Not My Father’s Son by Alan Cumming
When you see that a book is by Alan Cumming, you expect a rollicking good time, right? Even if the book is about his abusive father and difficult childhood (intersperse with a few anecdotes about his coming to terms with same as an adult).
You expect famous-person name-dropping and lots of funny stories and maybe even some sex. You get a tiny bit of the first one, very little of the second (way more sad stories), and as far as I remember none of the third.
I enjoyed the book overall; I really did. But in the same way that NPH’s memoir had too much light and laughter without any darkness at all, this one had too much darkness. I mean, he’s in a happy relationship now, and there’s a nice “closure” scene at the end with the whole family. But none of it is “light” at all.
I know, I know… not what this story is about. It’s not really his autobiography, but really a very particular thread followed through his childhood and tied off at a particular point in his adult life. But somehow I wanted just a bit more.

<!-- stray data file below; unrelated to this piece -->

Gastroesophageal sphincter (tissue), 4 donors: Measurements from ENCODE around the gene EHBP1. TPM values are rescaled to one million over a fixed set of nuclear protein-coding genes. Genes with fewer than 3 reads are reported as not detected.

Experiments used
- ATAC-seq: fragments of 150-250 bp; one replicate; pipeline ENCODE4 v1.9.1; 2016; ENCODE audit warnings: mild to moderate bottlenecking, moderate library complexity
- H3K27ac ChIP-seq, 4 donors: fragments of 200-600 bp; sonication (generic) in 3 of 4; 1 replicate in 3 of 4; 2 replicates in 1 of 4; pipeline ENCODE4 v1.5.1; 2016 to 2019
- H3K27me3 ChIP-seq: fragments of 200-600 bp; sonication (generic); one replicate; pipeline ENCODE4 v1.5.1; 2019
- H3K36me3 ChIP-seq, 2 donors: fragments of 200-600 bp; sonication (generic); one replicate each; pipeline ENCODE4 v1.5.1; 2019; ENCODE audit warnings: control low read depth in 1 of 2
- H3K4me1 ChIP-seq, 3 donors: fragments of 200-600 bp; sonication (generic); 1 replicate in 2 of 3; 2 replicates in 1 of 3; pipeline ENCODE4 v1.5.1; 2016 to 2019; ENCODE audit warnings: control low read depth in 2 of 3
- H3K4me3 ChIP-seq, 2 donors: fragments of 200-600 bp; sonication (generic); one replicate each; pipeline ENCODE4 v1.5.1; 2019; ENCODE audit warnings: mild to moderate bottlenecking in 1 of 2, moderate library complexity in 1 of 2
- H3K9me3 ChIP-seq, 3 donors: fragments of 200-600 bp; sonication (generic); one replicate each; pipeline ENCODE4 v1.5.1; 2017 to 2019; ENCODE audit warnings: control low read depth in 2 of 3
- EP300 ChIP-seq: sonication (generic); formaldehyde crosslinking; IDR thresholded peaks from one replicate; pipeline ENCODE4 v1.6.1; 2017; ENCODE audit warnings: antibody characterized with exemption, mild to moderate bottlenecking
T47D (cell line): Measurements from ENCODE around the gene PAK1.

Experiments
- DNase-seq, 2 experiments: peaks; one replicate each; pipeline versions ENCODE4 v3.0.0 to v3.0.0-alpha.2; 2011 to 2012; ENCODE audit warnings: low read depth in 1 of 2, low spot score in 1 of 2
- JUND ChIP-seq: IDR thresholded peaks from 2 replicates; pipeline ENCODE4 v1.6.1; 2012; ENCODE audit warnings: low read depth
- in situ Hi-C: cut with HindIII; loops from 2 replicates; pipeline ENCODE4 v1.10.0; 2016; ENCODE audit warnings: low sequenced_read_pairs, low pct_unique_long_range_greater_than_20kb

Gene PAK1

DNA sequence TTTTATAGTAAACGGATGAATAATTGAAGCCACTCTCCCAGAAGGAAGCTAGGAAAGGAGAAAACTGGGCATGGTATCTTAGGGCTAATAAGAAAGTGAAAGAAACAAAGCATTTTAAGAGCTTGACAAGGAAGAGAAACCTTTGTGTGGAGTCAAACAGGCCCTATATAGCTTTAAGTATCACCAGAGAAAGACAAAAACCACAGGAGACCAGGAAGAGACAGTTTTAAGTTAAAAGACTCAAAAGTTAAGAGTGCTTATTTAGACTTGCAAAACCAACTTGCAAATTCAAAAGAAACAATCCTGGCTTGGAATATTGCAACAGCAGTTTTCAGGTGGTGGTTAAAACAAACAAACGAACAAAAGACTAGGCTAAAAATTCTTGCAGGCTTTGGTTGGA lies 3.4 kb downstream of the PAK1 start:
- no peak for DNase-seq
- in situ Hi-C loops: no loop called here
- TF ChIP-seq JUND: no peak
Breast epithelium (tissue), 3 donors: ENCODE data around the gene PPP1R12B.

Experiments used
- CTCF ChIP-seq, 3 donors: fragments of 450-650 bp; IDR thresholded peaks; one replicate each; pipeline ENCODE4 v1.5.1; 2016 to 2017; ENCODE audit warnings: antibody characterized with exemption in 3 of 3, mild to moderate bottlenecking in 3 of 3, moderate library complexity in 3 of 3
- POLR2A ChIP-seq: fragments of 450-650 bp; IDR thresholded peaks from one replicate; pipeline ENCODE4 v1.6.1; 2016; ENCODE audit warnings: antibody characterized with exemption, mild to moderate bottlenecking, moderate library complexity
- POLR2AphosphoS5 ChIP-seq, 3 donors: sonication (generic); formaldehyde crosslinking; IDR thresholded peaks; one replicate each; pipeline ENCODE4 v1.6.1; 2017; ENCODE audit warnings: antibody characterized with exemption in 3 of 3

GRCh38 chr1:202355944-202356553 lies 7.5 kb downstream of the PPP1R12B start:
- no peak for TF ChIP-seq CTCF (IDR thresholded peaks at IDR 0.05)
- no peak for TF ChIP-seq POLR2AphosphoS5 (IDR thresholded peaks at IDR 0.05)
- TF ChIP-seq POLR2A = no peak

I also found the structure of interlaced “then and now” chapters. A situation would be set up in the “now” timeline and then take seemingly forever to resolve itself, partly because the storytelling is so obstinately linear in that particular timeline and partly because of the interspersed (and less linear) “then” chapters. I understand what he was trying to do, but I think the structure was less than successful.
Still, Alan Cumming is charming and it was nice to hang out with him for a bit. I hope next time he’ll bring some more uplifting tales.